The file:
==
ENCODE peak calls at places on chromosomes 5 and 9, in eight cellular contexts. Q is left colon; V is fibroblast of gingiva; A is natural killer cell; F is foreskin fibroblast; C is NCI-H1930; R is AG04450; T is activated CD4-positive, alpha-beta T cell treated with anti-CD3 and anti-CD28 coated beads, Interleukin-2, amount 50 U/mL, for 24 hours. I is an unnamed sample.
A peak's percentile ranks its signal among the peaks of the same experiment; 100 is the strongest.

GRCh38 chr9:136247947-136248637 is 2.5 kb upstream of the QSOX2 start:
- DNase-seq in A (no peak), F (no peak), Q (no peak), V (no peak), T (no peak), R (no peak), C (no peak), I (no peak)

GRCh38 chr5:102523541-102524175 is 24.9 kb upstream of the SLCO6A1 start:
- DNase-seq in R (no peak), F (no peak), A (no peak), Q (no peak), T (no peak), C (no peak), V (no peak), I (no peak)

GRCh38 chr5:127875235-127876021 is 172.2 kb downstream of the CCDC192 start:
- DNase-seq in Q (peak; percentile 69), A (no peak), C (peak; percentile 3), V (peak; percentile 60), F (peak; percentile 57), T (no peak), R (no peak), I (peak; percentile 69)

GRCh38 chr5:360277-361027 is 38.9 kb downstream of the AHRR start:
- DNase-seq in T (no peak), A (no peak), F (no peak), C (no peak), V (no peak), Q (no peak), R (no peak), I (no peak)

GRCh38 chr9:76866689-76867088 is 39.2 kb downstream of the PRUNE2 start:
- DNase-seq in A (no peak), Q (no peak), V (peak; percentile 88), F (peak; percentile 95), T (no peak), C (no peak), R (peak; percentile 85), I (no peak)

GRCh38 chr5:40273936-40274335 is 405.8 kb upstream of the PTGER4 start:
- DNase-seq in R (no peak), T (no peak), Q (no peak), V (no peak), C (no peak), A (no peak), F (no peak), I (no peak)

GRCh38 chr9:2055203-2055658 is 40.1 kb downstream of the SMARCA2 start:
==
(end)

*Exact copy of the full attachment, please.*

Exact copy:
ENCODE peak calls at places on chromosomes 5 and 9, in eight cellular contexts. Q is left colon; V is fibroblast of gingiva; A is natural killer cell; F is foreskin fibroblast; C is NCI-H1930; R is AG04450; T is activated CD4-positive, alpha-beta T cell treated with anti-CD3 and anti-CD28 coated beads, Interleukin-2, amount 50 U/mL, for 24 hours. I is an unnamed sample.
A peak's percentile ranks its signal among the peaks of the same experiment; 100 is the strongest.

GRCh38 chr9:136247947-136248637 is 2.5 kb upstream of the QSOX2 start:
- DNase-seq in A (no peak), F (no peak), Q (no peak), V (no peak), T (no peak), R (no peak), C (no peak), I (no peak)

GRCh38 chr5:102523541-102524175 is 24.9 kb upstream of the SLCO6A1 start:
- DNase-seq in R (no peak), F (no peak), A (no peak), Q (no peak), T (no peak), C (no peak), V (no peak), I (no peak)

GRCh38 chr5:127875235-127876021 is 172.2 kb downstream of the CCDC192 start:
- DNase-seq in Q (peak; percentile 69), A (no peak), C (peak; percentile 3), V (peak; percentile 60), F (peak; percentile 57), T (no peak), R (no peak), I (peak; percentile 69)

GRCh38 chr5:360277-361027 is 38.9 kb downstream of the AHRR start:
- DNase-seq in T (no peak), A (no peak), F (no peak), C (no peak), V (no peak), Q (no peak), R (no peak), I (no peak)

GRCh38 chr9:76866689-76867088 is 39.2 kb downstream of the PRUNE2 start:
- DNase-seq in A (no peak), Q (no peak), V (peak; percentile 88), F (peak; percentile 95), T (no peak), C (no peak), R (peak; percentile 85), I (no peak)

GRCh38 chr5:40273936-40274335 is 405.8 kb upstream of the PTGER4 start:
- DNase-seq in R (no peak), T (no peak), Q (no peak), V (no peak), C (no peak), A (no peak), F (no peak), I (no peak)

GRCh38 chr9:2055203-2055658 is 40.1 kb downstream of the SMARCA2 start: